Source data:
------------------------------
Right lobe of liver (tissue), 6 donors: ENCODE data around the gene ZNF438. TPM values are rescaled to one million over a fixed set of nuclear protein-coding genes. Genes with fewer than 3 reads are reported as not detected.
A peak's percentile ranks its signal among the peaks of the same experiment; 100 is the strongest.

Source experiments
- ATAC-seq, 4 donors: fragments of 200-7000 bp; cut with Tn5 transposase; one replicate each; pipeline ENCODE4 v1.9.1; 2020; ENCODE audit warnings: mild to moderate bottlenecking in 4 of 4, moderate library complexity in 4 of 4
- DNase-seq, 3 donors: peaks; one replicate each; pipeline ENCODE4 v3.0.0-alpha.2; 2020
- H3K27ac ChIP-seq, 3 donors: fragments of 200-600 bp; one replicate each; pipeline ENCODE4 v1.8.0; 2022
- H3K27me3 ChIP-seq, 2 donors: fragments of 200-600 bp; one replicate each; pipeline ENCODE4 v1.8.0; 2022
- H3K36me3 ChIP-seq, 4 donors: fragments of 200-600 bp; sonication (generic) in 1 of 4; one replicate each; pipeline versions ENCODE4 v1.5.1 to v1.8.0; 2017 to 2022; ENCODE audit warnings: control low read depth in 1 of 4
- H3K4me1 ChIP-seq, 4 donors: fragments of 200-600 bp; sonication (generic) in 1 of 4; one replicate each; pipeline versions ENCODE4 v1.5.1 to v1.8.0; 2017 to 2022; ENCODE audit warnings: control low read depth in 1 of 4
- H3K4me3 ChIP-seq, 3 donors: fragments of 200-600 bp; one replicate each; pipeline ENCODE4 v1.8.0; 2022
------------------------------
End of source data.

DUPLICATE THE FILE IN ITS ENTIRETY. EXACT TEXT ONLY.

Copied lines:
Right lobe of liver (tissue), 6 donors: ENCODE data around the gene ZNF438. TPM values are rescaled to one million over a fixed set of nuclear protein-coding genes. Genes with fewer than 3 reads are reported as not detected.
A peak's percentile ranks its signal among the peaks of the same experiment; 100 is the strongest.

Source experiments
- ATAC-seq, 4 donors: fragments of 200-7000 bp; cut with Tn5 transposase; one replicate each; pipeline ENCODE4 v1.9.1; 2020; ENCODE audit warnings: mild to moderate bottlenecking in 4 of 4, moderate library complexity in 4 of 4
- DNase-seq, 3 donors: peaks; one replicate each; pipeline ENCODE4 v3.0.0-alpha.2; 2020
- H3K27ac ChIP-seq, 3 donors: fragments of 200-600 bp; one replicate each; pipeline ENCODE4 v1.8.0; 2022
- H3K27me3 ChIP-seq, 2 donors: fragments of 200-600 bp; one replicate each; pipeline ENCODE4 v1.8.0; 2022
- H3K36me3 ChIP-seq, 4 donors: fragments of 200-600 bp; sonication (generic) in 1 of 4; one replicate each; pipeline versions ENCODE4 v1.5.1 to v1.8.0; 2017 to 2022; ENCODE audit warnings: control low read depth in 1 of 4
- H3K4me1 ChIP-seq, 4 donors: fragments of 200-600 bp; sonication (generic) in 1 of 4; one replicate each; pipeline versions ENCODE4 v1.5.1 to v1.8.0; 2017 to 2022; ENCODE audit warnings: control low read depth in 1 of 4
- H3K4me3 ChIP-seq, 3 donors: fragments of 200-600 bp; one replicate each; pipeline ENCODE4 v1.8.0; 2022